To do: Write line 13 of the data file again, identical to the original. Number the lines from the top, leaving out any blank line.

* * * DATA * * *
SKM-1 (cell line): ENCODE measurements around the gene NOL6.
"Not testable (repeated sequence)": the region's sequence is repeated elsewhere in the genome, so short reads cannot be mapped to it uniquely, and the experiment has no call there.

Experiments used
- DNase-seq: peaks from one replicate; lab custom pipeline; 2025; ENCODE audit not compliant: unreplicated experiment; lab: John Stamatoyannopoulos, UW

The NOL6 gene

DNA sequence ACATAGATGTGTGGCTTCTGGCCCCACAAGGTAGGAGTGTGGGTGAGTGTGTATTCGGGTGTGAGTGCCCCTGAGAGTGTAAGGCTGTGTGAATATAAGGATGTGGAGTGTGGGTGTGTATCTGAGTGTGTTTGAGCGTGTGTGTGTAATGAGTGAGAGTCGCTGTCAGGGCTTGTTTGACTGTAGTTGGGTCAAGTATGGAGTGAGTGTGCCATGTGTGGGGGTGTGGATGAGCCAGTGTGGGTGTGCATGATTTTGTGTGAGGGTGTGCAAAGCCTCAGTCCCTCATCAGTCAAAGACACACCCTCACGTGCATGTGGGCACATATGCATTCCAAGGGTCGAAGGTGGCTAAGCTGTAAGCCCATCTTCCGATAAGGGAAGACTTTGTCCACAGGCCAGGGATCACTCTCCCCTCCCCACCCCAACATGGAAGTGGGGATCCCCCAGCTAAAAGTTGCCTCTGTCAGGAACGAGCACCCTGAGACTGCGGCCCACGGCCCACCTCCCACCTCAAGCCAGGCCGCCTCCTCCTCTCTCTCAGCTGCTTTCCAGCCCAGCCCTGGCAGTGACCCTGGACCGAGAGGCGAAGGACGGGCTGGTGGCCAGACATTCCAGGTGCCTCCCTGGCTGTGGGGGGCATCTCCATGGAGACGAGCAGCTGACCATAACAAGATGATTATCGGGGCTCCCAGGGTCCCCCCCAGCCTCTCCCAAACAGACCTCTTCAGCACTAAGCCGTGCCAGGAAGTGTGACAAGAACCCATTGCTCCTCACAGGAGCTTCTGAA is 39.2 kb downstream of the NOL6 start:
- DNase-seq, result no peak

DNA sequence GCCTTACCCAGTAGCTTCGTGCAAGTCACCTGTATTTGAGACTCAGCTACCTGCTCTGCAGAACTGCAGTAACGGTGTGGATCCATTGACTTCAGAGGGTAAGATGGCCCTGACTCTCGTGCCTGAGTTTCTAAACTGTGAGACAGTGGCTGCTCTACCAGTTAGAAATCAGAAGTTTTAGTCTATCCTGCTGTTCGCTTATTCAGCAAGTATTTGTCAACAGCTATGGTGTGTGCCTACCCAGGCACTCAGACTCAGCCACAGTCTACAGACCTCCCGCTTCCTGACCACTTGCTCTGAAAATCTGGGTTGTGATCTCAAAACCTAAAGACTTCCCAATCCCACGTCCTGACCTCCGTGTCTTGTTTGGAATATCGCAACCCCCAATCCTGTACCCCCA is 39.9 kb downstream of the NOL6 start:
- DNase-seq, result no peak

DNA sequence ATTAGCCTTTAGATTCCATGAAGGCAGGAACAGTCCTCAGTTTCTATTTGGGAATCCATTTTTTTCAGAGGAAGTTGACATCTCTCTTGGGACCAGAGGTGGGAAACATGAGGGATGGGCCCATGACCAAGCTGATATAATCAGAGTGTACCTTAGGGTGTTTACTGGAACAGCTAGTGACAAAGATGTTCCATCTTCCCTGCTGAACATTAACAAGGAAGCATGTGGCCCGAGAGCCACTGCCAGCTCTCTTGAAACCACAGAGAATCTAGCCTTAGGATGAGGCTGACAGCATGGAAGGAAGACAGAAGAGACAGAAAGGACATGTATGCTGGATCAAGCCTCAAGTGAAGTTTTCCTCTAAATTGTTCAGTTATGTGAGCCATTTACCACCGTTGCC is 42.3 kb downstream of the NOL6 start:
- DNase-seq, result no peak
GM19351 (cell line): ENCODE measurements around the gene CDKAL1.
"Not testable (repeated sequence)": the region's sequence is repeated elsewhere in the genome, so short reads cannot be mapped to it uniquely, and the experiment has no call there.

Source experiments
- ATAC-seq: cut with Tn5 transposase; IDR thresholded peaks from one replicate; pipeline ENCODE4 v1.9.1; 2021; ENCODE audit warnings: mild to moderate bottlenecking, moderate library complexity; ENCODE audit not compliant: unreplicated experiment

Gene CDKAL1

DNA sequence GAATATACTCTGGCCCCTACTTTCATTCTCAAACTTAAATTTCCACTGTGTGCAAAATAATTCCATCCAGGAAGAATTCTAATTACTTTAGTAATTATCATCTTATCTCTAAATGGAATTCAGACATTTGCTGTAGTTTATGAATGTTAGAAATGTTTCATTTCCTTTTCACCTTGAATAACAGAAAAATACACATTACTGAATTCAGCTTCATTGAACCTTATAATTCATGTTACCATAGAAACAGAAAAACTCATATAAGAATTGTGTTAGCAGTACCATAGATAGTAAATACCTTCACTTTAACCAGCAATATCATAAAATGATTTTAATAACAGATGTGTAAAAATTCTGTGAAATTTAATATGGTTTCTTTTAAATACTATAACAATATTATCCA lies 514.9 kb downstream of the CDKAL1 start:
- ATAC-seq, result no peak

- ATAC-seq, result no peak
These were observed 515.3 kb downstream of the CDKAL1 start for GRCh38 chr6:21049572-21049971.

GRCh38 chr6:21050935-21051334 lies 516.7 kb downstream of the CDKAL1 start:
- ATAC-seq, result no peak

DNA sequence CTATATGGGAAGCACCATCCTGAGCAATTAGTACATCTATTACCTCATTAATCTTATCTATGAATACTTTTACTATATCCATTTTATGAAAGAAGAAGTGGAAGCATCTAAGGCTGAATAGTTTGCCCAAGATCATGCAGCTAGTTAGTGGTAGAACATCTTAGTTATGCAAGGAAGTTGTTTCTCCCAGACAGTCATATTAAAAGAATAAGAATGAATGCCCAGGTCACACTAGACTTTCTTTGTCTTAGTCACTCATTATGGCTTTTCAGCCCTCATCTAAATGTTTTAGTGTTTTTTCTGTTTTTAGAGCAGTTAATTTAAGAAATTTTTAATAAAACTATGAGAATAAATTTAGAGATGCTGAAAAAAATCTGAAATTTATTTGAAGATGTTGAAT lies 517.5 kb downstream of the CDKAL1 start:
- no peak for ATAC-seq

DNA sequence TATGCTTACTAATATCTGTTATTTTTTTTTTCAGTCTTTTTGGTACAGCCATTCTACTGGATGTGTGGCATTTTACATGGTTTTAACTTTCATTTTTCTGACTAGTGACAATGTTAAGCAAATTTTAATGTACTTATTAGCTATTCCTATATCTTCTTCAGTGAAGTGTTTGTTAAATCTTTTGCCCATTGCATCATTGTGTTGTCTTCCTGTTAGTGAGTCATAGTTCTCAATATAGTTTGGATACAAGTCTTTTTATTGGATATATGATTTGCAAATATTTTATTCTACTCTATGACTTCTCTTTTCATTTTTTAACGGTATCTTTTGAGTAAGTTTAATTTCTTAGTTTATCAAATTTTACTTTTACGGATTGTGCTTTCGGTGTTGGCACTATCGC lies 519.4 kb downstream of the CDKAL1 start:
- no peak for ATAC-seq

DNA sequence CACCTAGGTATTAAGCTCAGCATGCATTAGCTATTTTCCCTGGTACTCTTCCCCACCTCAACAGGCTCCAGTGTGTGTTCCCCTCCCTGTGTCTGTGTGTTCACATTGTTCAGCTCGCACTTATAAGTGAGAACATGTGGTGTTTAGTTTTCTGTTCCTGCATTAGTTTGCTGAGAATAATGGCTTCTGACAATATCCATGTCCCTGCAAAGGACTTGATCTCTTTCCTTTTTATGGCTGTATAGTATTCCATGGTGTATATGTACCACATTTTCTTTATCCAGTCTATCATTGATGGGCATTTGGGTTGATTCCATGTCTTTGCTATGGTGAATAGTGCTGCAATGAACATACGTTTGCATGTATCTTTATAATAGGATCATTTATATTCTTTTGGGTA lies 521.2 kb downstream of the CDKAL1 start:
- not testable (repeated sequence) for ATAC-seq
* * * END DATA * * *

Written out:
"Not testable (repeated sequence)": the region's sequence is repeated elsewhere in the genome, so short reads cannot be mapped to it uniquely, and the experiment has no call there.